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'Neither Wolf Nor Dog': Minnesota-based indie film playing in Detroit Lakes through Thursday

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Patrons of Cinemagic Washington Square 7 Theatres in Detroit Lakes will have a rare opportunity this week to view an independent, small-market film — one that has its roots in Minnesota.

"Neither Wolf Nor Dog," a film adaption of author Kent Nerbern's Minnesota Book Award-winning novel of the same name, made its Detroit Lakes debut this Friday, March 10, and will be playing at the local movie theater through Thursday (visit detroitlakes.odysseytheatres.com or call 218-844-5220 for a complete list of show times).

A labor of love that was seven years in the making, "Neither Wolf Nor Dog" was brought to the big screen by Scottish filmmaker Steven Lewis Simpson. It stars Lakota chief David Bald Eagle in his final film role: The actor, cowboy and musician passed away last July at the age of 97.

"Only Dave Bald Eagle could have played Dan," says Simpson, referring to the story's iconic central character, a fan favorite who has appeared in several of Nerbern's books. "He is beyond perfect. Audiences are falling in love with him on screen. He saw (the movie) before he passed and said, it's the only film he's been in about his people that told the truth."

The film also stars Christopher Sweeney, Richard Ray Whitman, Roseanne Supernault, Tatanka Means, Zahn McClamon and newcomer, Harlen Standing Bear Sr.

A veteran filmmaker who has been in the business for over 24 years, Simpson said he beat out a lot of bigger "names" for the honor of bringing Nerbern's book to life precisely because he wasn't attached to a major Hollywood studio.

"It became known as 'the great unmade Native American novel' in Hollywood," says Simpson, as producer after producer tried and failed to adapt the novel to the big screen, for over 20 years. "He'd been having a very frustrating time," Simpson said of Nerbern, who had been approached by a plethora of filmmakers over the years. As a result, the author had become quite jaded about the film industry.

"He (Nerbern) decided he'd rather have someone who could just go out and make it than a lot of promises about some epic thing somewhere down the line," Simpson added, noting that Nerbern had also been impressed by the content of another of his films, "Rez Bomb," which like much of the action in "Neither Wolf Nor Dog," was set on an Indian reservation in South Dakota.

Simpson himself didn't commit to the project right away after Nerbern approached him.

"I took almost a year to commit to Kent that I'd board the project because when I do, I keep moving forward until the film is made, by any means necessary," he said.

Simpson is quite proud of the finished product, which he says has received overwhelmingly positive reviews.

After its premiere at the Edinburgh Film Festival in Edinburgh, Scotland, last year, Edinburgh Festivals Magazine writer Caroline Grabbell described it as "a beautifully shot, fragile film which avoids cliche and is never patronising... Dave Bald Eagle brings a veracity and weight to the film that is utterly mesmerising."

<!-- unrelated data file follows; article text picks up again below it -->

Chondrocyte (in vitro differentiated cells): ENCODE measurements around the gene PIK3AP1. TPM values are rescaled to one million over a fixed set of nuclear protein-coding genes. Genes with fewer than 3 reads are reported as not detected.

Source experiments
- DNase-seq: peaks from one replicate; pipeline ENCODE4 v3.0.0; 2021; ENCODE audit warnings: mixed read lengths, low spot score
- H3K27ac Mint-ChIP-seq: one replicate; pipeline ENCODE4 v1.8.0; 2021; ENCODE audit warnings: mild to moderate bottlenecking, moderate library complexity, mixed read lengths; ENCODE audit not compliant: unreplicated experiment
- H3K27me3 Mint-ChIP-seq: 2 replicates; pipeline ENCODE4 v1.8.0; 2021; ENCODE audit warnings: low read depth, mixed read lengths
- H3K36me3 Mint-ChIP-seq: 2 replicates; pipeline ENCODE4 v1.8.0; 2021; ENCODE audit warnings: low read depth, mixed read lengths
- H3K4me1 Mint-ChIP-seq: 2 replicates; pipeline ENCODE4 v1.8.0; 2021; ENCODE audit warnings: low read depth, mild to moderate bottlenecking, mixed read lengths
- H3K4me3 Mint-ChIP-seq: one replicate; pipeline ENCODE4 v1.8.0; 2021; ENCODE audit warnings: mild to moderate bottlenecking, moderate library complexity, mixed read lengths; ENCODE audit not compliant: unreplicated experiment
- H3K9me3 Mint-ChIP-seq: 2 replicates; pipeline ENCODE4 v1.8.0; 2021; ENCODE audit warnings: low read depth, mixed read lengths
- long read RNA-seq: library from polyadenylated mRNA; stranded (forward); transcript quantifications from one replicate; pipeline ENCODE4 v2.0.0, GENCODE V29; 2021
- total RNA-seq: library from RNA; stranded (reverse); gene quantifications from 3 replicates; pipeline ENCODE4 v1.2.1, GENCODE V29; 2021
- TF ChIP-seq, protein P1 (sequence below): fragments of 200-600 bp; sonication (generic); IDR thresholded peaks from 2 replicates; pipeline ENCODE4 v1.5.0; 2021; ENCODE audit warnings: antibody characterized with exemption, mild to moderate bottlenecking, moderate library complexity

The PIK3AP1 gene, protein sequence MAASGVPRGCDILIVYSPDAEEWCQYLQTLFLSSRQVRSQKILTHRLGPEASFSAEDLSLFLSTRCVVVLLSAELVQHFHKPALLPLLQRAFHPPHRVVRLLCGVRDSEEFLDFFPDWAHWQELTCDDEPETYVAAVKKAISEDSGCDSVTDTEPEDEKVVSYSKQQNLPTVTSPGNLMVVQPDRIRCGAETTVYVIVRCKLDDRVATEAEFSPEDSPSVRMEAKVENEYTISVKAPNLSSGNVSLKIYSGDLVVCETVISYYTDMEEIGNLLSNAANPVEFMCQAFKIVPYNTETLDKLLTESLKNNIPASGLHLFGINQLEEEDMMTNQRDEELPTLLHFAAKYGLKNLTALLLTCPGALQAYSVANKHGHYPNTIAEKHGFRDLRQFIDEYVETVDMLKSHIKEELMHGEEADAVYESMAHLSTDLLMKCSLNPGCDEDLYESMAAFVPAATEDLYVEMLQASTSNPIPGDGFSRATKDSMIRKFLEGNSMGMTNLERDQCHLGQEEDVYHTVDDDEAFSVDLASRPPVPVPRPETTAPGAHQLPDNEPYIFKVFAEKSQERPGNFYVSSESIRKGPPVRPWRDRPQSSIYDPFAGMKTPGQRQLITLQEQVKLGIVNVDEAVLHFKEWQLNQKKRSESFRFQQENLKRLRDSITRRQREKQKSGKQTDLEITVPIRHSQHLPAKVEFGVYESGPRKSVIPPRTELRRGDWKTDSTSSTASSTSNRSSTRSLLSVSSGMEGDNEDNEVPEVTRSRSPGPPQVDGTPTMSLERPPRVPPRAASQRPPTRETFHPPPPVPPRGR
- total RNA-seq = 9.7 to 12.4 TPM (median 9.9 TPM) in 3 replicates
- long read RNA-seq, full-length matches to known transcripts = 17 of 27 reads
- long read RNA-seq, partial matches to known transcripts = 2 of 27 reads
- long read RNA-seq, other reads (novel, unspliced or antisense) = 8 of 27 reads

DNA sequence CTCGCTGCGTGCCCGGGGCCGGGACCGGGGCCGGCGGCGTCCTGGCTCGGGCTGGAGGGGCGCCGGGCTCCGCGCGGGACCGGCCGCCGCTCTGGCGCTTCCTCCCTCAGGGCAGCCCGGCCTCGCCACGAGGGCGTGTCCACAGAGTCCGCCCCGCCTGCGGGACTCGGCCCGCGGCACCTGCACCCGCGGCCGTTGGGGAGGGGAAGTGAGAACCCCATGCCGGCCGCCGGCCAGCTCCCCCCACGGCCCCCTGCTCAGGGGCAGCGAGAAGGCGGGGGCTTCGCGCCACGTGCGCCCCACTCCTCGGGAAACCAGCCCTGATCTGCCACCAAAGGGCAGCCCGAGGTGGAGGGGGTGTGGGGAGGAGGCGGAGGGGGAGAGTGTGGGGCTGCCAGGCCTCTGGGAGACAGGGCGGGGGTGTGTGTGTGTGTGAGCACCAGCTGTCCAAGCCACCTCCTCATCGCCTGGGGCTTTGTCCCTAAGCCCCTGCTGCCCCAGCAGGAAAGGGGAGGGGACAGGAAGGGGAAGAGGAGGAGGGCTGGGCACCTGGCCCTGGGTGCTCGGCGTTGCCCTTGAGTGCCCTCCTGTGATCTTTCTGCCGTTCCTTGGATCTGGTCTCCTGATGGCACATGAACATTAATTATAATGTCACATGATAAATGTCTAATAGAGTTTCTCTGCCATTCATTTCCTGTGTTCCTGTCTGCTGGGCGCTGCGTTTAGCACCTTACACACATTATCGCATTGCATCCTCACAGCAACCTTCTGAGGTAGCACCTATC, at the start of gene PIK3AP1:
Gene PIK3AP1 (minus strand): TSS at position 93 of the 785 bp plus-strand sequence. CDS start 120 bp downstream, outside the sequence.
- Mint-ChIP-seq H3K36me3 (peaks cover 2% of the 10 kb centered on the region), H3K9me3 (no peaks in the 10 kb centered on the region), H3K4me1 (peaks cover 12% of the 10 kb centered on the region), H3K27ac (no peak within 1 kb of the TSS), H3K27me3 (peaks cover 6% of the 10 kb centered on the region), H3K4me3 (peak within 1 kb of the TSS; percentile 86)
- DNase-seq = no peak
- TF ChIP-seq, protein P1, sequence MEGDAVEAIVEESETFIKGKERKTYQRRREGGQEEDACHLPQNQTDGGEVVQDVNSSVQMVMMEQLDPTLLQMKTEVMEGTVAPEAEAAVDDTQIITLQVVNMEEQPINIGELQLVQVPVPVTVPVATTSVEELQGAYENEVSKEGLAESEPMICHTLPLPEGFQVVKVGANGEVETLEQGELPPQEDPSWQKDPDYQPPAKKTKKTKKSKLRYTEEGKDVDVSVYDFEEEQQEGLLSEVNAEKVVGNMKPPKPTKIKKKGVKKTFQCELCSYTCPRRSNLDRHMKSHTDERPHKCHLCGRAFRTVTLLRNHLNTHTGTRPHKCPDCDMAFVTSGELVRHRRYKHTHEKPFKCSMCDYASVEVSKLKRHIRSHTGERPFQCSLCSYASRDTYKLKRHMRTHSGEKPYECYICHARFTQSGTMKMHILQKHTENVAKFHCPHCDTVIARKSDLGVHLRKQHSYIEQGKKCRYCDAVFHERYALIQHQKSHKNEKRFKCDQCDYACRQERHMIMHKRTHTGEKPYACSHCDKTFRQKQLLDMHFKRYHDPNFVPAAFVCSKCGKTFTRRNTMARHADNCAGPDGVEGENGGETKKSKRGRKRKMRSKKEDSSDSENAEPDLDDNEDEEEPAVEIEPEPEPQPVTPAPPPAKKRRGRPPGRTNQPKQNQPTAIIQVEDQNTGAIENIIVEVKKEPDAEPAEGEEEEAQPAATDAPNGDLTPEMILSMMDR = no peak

Simpson says that "Neither Wolf Nor Dog" has gotten a lot of local, grassroots support from both the Native American and white communities, with many telling him how they had traveled more than an hour out of their way to catch a screening of the film, which has been in limited release thus far.

"We know that we can't compete with a big studio film that's releasing in 4,000 theaters," Simpson said, "but we know we can touch people... the word of mouth has been excellent."

In fact, he added, when the film premiered in Bemidji on Feb. 24, it actually topped the local box office, debuting as the No. 1-selling film on the multiplex's 10 screens in its first week of release.

"It was the David that defeated nine Goliaths," Simpson said.

Another thing that makes his film unique, he added, is that his direct involvement with the film allows for a more one-on-one interaction between the film's audience and its producer.

"We've got a great community supporting this film on our Facebook page," he said. "They seem to have this understanding that there's one person behind the making of this film... they're reaching out to address me directly, and I respond directly. There's an Immediate dialogue going on between filmmaker and audience that I think is relatively unique. "I think that's part of why so many people in the audience have taken up the baton and helped spread the world of the film... (they realize) the money they pay the box office for their ticket, half of that is going directly to recoup the costs of the film being made. It's just an amazing way of bypassing the traditional (marketing) mechanisms."

For more information about the film and its director, please visit the Facebook page for "Neither Wolf Nor Dog," or check out Simpson's blog at www.stevenlewissimpson.com.

Vicki Gerdes

Staff writer at Detroit Lakes Newspapers for the past 17 years, currently editor of the entertainment and community pages as well as covering city council and the Lake Park-Audubon School Board. Living in DL with my cat, Smokey.

(218) 844-1454
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